Some prefer the per-vehicle fee on car tabs to bring in more money for road maintenance.
As the state’s counties struggle to keep up with road maintenance, a proposal to double the metro wheelage tax — now a $5 surcharge added to license tab purchases — and allow it for all 87 counties has picked up political steam.
Legislation to that effect, supported by the Association of Minnesota Counties, has some bipartisan support. Proponents say it would fill gaps in road funding that aren’t covered by the statewide gasoline tax, the main source of dedicated funding for roads.
If the bill becomes law, counties would not be required to adopt a wheelage tax; they would have the option to do so by vote of their county commissioners. Metro counties have had the option to levy a $5 wheelage tax since 2007, but Hennepin and Ramsey counties have not used it so far.
“Our thoughts are that we shouldn’t be denied the same options that the metro area has,” said Jeff Mergen, chairman of the Stearns County Board, who testified before legislators in favor of the bill. “As far as different issues that I get calls about, the quality of our roads is probably No. 1.”
The per-vehicle tax is paid when drivers purchase their tabs, and the state sends the money to the county where the owner of the vehicle lives.
Statewide, there are 14,400 miles of roads that are not eligible for state gas tax revenues, and many counties report that they are not keeping up with their maintenance. These are the roads where counties typically use wheelage tax dollars, although that is not required. The only requirement is that the wheelage tax be spent on roads — not transit.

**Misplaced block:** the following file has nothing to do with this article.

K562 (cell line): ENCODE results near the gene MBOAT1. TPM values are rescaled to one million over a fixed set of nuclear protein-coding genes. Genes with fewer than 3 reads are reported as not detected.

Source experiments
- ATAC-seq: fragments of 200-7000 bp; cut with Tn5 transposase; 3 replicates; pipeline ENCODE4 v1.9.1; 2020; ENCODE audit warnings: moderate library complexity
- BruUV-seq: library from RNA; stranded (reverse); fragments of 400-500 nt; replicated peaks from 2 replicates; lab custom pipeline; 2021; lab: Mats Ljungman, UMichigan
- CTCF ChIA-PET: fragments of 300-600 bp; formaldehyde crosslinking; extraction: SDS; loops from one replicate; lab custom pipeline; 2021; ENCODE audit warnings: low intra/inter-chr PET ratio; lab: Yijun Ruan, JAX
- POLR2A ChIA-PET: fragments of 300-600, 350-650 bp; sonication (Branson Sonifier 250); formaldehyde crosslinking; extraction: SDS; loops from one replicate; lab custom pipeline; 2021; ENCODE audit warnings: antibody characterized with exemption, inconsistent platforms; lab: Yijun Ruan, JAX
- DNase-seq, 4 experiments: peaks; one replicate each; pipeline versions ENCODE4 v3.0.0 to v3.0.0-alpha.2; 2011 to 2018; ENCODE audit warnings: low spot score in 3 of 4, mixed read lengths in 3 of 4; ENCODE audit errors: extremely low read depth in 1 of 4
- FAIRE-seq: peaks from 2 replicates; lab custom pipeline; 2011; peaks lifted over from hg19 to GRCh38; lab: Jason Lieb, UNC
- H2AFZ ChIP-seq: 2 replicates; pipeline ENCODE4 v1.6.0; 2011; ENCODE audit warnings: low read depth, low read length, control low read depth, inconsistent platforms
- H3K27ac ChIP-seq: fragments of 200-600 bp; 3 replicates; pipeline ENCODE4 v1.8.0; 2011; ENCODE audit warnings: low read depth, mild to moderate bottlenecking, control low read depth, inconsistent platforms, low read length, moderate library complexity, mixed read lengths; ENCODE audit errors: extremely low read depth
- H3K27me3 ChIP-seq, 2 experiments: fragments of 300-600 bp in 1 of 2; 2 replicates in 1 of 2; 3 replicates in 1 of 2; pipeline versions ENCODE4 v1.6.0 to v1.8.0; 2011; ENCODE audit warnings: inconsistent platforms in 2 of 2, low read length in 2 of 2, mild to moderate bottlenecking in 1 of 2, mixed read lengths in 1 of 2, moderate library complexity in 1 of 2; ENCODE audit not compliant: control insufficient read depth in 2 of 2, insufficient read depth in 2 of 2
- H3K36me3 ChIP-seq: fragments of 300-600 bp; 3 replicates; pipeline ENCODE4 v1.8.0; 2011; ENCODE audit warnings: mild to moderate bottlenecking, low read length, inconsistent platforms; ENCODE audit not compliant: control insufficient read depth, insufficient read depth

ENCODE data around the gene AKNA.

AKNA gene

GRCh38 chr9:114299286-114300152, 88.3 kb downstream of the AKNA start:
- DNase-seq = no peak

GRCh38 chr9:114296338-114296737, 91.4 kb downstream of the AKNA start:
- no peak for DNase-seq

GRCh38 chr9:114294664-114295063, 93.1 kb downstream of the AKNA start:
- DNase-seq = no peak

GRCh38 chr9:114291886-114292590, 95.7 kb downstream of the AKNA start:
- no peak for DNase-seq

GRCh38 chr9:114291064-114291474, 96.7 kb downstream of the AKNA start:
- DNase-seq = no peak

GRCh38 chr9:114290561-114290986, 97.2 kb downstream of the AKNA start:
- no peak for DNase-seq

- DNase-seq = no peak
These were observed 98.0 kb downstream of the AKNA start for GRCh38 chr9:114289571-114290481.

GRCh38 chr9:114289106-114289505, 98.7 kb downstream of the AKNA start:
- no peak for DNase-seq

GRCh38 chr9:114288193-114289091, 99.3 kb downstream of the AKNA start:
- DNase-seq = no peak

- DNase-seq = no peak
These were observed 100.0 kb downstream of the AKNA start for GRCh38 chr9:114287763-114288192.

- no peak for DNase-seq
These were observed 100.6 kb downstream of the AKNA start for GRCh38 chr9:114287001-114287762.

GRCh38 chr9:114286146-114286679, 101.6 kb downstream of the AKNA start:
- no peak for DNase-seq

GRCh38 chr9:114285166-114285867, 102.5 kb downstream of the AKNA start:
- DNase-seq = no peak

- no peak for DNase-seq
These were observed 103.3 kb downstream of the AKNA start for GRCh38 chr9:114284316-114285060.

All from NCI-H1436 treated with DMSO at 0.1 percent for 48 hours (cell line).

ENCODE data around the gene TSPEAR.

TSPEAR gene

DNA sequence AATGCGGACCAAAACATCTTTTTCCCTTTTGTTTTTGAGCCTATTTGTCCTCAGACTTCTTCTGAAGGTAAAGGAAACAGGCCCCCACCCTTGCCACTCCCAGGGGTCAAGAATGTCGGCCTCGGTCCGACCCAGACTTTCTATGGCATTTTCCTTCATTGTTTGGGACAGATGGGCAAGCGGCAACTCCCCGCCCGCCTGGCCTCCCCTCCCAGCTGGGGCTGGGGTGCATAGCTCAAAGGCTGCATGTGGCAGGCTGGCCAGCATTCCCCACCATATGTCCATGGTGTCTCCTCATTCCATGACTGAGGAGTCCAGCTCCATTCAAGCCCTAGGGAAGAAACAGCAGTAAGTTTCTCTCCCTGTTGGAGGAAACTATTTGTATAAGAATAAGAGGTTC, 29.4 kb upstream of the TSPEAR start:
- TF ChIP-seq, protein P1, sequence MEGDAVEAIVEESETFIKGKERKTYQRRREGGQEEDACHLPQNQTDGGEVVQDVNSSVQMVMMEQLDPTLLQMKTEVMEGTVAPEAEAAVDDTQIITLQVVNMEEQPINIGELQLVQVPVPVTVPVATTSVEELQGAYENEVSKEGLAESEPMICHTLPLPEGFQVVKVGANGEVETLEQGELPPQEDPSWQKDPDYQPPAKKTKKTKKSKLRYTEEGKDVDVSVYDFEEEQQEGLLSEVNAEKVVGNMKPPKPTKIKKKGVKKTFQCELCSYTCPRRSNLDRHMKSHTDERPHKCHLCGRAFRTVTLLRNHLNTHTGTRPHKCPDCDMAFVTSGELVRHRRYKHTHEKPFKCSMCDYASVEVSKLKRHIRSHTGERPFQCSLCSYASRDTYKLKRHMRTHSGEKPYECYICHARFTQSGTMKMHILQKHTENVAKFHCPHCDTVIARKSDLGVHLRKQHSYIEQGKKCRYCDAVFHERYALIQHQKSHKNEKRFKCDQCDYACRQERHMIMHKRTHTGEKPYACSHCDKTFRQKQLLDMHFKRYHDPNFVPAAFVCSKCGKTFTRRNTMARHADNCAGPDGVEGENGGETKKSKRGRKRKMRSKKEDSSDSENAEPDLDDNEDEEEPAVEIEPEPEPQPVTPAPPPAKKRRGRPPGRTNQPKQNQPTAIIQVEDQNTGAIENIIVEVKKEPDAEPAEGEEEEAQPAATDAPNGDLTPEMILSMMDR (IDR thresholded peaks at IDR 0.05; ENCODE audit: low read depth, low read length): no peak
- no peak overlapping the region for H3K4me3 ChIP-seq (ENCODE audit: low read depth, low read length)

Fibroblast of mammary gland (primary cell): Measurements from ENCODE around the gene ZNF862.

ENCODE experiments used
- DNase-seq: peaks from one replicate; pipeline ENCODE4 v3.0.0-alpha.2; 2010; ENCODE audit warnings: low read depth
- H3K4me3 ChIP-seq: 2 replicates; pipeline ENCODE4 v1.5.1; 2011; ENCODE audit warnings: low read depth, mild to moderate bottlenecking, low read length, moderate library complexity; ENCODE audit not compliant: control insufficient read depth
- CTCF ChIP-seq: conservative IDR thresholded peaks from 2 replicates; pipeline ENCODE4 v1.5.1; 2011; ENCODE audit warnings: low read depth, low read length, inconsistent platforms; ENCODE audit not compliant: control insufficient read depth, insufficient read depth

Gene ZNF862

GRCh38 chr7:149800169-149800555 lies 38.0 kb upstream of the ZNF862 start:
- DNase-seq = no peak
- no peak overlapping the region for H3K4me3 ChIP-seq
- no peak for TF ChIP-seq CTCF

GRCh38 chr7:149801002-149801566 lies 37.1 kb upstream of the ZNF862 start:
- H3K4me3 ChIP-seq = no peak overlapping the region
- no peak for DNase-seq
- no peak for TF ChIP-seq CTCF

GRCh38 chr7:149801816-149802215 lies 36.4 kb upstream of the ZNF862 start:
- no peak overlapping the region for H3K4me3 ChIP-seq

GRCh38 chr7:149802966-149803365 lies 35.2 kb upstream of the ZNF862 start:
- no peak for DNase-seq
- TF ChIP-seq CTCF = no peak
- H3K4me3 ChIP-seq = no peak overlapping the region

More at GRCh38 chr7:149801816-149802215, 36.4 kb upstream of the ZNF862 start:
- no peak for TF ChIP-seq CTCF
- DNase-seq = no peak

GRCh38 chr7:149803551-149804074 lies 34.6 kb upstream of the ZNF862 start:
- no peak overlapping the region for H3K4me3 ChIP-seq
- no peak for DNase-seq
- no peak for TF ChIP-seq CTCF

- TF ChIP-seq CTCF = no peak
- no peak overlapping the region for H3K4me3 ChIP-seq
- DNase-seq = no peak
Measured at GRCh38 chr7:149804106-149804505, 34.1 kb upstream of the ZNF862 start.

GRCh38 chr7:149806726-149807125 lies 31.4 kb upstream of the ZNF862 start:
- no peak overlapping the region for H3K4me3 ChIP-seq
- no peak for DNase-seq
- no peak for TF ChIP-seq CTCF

The legislation calls for a wheelage tax ranging up to $20. But supporters say the range is likely to be replaced with a set $10 because the Department of Motor Vehicle Services, which collects license tab fees, won’t have the computer capacity to accept varying amounts until 2017.
So far, wheelage tax bills have cleared policy committees in the House and Senate and will next be examined by tax committees in both houses.
Of the five counties that now levy a wheelage tax, Dakota, Anoka and Washington counties collect $1 million or more a year. With fewer vehicles to tax, Scott County collects about $500,000 and Carver $320,000.
Dakota County favors the new legislation because it would allow the county to make greater use of the wheelage tax, said County Administrator Brandt Richardson.
“We were one of the early pushers for and adopters of the initial wheelage tax,” Richardson said. Unlike the state gas tax, the wheelage tax “is generated by users in our county and it stays in our county,” Richardson said. “All counties get a share of the gas tax but we pay in as residents a lot more than we get back.”
Dakota raises $1.7 million a year with the $5 wheelage tax and prefers it to the property tax because it focuses on road users, Richardson said.
Rep. Sandra Masin, DFL-Eagan, is sponsoring the bill in the House on Dakota County’s behalf.
Ramsey County is discussing whether to make use of the tax for the first time next year to help with a $4.3 million annual maintenance need, said Ramsey County Manager Julie Kleinschmidt.
Washington County has used the wheelage tax since 2008 for 100 miles of county roads that are not eligible for state gas tax revenue, said Washington County Board Chairman Fran Miron, who spoke in favor of the bill at the Capitol. “Our roads are underfunded and many are in poor condition,” he said.
In Washington County, the wheelage tax brings in $1 million — about a quarter of what the county spends on roads each year, Miron said.
The wheelage tax gives counties flexibility, Miron said. “Counties may not rush to raise the tax but they have the flexibility to do that. It provides for that option ... that would allow us to decide how best to handle funding for our roads.”